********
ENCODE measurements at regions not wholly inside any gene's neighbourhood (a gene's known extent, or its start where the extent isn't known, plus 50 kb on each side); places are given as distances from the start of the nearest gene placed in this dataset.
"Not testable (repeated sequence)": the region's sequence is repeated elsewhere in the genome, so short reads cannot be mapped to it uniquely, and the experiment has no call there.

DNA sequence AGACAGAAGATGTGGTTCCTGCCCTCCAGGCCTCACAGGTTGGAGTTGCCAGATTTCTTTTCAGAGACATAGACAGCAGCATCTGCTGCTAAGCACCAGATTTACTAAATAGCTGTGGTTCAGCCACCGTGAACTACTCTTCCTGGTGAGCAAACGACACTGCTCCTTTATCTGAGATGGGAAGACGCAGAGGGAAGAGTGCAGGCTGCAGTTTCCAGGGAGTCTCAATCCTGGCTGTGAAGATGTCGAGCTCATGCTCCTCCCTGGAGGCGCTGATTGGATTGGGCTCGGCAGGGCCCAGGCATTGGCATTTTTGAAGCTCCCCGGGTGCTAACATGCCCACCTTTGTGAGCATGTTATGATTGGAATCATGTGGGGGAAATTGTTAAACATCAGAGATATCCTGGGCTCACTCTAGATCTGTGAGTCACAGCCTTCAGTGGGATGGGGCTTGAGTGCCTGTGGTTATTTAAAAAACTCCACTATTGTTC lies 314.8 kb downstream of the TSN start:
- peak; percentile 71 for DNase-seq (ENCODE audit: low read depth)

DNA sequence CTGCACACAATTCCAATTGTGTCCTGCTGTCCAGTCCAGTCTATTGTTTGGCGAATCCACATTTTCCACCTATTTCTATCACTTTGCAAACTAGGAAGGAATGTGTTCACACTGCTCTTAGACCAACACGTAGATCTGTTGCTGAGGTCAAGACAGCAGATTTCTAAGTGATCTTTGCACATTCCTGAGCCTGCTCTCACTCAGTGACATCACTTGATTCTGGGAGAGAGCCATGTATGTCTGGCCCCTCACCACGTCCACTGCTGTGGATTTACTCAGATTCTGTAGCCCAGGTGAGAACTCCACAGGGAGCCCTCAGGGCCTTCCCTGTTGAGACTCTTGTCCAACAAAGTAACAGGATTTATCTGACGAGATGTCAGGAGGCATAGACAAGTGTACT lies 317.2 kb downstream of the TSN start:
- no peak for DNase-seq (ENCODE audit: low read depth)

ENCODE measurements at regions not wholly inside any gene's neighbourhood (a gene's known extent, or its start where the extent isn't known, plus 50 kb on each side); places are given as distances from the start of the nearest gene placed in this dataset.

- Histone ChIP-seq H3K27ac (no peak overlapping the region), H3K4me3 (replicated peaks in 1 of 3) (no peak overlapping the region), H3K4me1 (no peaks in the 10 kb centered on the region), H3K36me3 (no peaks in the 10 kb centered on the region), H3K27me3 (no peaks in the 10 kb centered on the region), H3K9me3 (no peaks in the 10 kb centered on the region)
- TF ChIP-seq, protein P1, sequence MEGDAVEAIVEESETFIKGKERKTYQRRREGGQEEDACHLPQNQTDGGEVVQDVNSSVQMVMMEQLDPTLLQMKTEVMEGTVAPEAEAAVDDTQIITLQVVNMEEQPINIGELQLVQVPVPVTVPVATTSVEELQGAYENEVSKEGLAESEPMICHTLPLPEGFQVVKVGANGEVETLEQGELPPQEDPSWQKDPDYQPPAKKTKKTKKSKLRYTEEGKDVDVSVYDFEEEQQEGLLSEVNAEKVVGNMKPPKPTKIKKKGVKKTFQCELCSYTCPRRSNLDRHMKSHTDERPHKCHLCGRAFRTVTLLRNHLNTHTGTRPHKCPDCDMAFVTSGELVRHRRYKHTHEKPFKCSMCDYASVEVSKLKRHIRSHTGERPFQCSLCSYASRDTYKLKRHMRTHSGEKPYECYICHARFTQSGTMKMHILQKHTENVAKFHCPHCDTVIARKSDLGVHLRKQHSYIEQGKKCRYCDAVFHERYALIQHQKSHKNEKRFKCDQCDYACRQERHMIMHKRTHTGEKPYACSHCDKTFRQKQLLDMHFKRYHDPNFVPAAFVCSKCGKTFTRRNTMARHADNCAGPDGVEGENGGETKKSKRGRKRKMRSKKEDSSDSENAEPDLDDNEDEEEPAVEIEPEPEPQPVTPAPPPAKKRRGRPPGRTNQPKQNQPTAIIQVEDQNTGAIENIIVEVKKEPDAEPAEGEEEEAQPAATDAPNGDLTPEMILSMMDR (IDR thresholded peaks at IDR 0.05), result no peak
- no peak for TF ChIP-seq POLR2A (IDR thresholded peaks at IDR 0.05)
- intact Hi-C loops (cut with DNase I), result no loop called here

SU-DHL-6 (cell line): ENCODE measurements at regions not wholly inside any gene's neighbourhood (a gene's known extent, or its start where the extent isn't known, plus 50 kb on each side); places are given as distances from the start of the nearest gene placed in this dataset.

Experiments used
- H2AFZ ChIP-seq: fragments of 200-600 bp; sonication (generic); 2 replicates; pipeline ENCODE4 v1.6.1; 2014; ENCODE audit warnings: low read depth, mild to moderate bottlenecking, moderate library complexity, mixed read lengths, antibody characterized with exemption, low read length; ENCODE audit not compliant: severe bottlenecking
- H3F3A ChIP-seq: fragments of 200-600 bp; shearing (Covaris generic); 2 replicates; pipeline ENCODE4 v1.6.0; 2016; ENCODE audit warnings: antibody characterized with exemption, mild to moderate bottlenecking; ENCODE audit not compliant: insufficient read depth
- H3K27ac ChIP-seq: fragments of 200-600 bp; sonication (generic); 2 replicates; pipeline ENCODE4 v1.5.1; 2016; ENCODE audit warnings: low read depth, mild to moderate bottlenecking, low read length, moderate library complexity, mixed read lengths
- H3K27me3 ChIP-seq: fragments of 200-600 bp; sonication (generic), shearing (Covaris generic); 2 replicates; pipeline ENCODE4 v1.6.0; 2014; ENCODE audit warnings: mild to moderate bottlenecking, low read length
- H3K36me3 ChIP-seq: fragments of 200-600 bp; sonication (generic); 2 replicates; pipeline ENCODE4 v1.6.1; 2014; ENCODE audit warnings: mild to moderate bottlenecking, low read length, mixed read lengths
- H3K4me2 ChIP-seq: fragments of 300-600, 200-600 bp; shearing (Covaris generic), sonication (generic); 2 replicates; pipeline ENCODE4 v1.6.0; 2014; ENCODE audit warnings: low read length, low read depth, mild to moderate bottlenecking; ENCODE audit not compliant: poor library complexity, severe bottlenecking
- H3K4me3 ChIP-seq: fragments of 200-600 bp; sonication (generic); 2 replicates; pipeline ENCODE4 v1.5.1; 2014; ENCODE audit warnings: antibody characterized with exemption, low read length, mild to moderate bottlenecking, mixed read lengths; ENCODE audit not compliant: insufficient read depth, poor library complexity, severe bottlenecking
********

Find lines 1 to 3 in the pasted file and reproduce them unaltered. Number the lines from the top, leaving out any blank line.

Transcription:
ENCODE measurements at regions not wholly inside any gene's neighbourhood (a gene's known extent, or its start where the extent isn't known, plus 50 kb on each side); places are given as distances from the start of the nearest gene placed in this dataset.
"Not testable (repeated sequence)": the region's sequence is repeated elsewhere in the genome, so short reads cannot be mapped to it uniquely, and the experiment has no call there.

DNA sequence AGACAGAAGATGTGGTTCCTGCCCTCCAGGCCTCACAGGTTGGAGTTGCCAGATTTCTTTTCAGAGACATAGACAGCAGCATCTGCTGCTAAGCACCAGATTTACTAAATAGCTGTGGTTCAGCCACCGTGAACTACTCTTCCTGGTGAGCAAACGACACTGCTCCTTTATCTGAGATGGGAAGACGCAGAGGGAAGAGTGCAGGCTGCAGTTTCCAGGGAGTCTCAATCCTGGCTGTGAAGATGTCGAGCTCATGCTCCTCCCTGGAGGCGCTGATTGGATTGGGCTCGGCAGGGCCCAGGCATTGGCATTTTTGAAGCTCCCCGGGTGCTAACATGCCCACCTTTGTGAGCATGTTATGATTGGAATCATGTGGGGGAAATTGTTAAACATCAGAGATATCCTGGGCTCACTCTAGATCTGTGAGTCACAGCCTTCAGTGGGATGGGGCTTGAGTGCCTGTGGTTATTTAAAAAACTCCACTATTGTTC lies 314.8 kb downstream of the TSN start: